But, you know, I don't know. They're very attracted to some of these messages. And she's talked about she has a child with autism and she -- she, you know, it's of interest to her. She's she's -- she's it appeals his -- his -- she should doubt the government and you should doubt this appeals to a lot of Silicon Valley people like just asking questions. They've got a sort of, I would say, libertarian bent, but I call it libertarian light.

And so, suspect the government. It's a strain of Silicon Valley that's been around for a while and now it's taken on a more toxic taste for -- from my perspective. But she's not uncommon in the thinking she has. She's completely unqualified. But that's -- that's another story altogether. PHILLIP: That is another story indeed. Kara Fisher, thank you very


SWISHER: Thank you.

PHILLIP: And just ahead, a judge rejecting Donald Trump's demand to ban Stormy Daniels from testifying at the hush money trial. And it comes as she reveals why she feared being killed. Plus, Oprah Winfrey defending her use of weight loss drugs after what she calls decades of shame. Her revelations about that and what was behind her departure from Weight Watchers.



PHILLIP: Tonight, Oprah is hoping to spark a national conversation about a deeply personal topic. The mogul making her return to primetime T.V. with a special about prescription weight loss drugs. Winfrey, who parted ways with Weight Watchers last month, has gone public about using these medications.


UNKNOWN: Obesity is a complex disease. They are the new drugs sparking the weight loss revolution.

UNKNOWN: All of a sudden, I felt like I was freed.

OPRAH WINFREY, HOST AND PRODUCER: But there's confusion and controversy. Are the medications safe? Should children take them?

UNKNOWN: She would be 500 pounds at 16.

WINFREY: So, I'm having a conversation with lead experts to answer our questions. These medications are really a game changer.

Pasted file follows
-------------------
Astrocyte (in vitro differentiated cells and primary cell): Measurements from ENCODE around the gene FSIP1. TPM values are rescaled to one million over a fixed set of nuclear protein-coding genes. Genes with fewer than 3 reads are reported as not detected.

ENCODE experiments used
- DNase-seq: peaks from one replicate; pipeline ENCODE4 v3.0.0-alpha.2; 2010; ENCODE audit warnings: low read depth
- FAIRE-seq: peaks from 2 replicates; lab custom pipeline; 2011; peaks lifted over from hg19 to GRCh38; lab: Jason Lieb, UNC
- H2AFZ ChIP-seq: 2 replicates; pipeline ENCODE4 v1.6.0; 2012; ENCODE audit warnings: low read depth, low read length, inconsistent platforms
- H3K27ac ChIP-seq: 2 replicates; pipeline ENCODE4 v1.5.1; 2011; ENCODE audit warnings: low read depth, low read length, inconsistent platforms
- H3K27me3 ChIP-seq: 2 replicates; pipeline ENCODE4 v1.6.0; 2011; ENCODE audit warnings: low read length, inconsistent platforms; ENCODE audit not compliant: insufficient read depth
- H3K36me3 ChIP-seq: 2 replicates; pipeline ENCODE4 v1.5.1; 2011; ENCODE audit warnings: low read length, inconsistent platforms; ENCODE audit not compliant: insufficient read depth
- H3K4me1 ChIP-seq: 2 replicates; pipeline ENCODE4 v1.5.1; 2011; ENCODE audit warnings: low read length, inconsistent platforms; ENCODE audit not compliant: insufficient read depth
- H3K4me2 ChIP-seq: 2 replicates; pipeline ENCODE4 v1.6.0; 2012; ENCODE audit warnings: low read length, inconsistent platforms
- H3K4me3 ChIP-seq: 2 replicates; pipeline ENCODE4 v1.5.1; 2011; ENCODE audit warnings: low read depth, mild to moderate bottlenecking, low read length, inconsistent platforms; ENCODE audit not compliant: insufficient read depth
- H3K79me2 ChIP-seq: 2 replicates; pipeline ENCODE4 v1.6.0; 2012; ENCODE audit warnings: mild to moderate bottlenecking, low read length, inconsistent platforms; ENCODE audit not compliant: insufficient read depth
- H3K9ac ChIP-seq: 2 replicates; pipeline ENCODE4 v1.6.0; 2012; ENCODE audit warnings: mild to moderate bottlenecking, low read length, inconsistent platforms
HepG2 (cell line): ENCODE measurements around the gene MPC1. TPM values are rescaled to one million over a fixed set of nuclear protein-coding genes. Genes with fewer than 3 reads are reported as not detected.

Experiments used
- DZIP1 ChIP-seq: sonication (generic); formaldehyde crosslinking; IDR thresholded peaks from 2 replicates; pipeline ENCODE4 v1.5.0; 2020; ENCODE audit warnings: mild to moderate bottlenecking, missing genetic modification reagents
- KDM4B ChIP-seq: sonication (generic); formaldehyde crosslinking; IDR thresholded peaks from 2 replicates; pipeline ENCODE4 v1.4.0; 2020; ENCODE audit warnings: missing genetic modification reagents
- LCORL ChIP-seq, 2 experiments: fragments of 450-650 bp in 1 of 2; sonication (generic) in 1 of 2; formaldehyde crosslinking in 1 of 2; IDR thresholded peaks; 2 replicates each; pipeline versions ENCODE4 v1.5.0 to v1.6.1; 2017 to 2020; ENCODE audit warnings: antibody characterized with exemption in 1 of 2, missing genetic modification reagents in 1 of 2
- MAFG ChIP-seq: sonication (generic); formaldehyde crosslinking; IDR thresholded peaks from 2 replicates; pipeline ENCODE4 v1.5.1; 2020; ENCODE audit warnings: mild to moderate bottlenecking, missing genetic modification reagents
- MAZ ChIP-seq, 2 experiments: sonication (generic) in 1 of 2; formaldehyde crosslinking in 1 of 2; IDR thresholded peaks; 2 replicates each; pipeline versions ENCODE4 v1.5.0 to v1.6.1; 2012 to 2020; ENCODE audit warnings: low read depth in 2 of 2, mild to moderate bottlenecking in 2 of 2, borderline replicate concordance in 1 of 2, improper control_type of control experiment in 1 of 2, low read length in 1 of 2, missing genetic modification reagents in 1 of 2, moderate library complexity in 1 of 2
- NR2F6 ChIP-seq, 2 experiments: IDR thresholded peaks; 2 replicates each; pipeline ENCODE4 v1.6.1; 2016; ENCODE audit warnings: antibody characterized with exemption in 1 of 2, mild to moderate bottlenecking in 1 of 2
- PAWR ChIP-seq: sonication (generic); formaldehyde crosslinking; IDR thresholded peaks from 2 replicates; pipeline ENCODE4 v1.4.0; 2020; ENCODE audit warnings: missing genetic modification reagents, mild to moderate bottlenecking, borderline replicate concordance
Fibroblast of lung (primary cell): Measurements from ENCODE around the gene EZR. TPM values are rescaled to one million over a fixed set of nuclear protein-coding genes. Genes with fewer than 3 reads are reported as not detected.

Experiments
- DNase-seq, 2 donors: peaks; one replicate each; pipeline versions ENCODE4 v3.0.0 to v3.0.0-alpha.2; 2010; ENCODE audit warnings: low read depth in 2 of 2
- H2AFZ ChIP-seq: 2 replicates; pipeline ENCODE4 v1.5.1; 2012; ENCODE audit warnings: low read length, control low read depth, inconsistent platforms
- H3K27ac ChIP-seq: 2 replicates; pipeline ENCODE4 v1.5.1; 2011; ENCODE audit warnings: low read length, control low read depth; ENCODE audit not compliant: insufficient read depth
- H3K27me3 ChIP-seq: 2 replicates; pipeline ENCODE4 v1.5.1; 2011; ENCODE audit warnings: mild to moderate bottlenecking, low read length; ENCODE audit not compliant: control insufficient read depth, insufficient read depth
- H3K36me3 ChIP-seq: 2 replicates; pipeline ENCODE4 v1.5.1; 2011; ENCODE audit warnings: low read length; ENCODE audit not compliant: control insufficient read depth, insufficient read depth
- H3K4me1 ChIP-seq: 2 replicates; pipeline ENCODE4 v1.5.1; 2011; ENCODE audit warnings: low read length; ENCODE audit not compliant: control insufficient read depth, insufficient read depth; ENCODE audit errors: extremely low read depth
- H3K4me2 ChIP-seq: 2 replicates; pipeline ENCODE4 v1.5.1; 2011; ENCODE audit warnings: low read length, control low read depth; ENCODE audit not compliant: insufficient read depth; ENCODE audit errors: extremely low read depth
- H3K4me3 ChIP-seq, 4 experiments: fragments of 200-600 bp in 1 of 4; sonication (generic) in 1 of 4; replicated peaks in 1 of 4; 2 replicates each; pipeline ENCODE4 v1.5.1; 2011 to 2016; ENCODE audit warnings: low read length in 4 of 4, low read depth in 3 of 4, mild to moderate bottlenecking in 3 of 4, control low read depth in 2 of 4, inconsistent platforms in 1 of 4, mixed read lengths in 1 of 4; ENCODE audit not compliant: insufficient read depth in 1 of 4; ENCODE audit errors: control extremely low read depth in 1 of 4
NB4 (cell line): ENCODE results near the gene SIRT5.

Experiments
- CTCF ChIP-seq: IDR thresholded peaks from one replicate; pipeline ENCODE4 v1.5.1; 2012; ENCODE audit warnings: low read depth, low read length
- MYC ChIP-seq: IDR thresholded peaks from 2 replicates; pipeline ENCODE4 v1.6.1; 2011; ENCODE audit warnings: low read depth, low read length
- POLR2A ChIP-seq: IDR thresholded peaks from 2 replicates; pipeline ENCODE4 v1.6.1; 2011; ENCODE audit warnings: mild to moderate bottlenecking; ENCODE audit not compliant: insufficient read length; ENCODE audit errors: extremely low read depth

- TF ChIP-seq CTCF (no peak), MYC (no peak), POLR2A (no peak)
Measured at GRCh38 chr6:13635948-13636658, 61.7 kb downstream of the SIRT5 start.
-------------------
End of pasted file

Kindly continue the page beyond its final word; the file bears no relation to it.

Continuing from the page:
WINFREY: Let's stop the shaming and blaming.


PHILLIP: Joining me now is former "Ebony" Editor-in-Chief, Kierna Mayo. Also with us, NYU's Dr. Alexandra Sowa. She's a specialist in preventative health, nutrition and obesity medicine. Great to have you both here.

Kierna, this is obviously something Oprah cares a lot about, otherwise, she would not have shown up on our T.V.s, a la "The Oprah Winfrey Show" from back in the day that we remember.


PHILLIP: Weight loss has been a big part of her story. Losing the weight, gaining the weight. She talked about her experience, but not saying all the details. She didn't say which medication she takes. She didn't say how she ended up on them. What do you make of her kind of straddling that line of revealing but keeping something.

MAYO: I think Oprah is so good at being Oprah. I mean, for one, this episode was like, like you said, it was a flashback to "The Oprah Winfrey Show". And she knows how to walk that journalistic line so she can evoke emotion and at the same time restrain some of her personal revelation.

It's interesting because I feel like she did this from a personal core, but at the same time, she was very controlled in how she contained some of what her personal truth is in specific. She allows that to be a universal.

PHILLIP: It is interesting to me because I was curious about, you know, the debate with these medications is are people being prescribed for, quote, unquote, "vanity", although I don't like saying that, or are they being prescribed because of the FDA indication for some of them, which is diabetes?


She talks about obesity as a disease, not as a character flaw. You're very familiar with that. How important is that for you as someone who treats a lot of patients with this?

ALEXANDRA SOWA, SPECIALIST IN PREVENTIVE HEALTH: It's amazing. And I loved the approach she took. She really made an effort to destigmatize these medications and taking willpower out of the conversation. And she said that over and over again in this special.

And as an obesity medicine doctor, I've been using these medications approved for obesity in this class, these GLP-1 medications for 10 years. But it's just recently that people are talking about it. And the fact that Oprah, the person that we associate with weight struggles, is coming forth and saying there is a sea change, there is a revolution with these medications. And I don't want you to take on the shame anymore of carrying excess weight. It's huge. And obesity is a disease.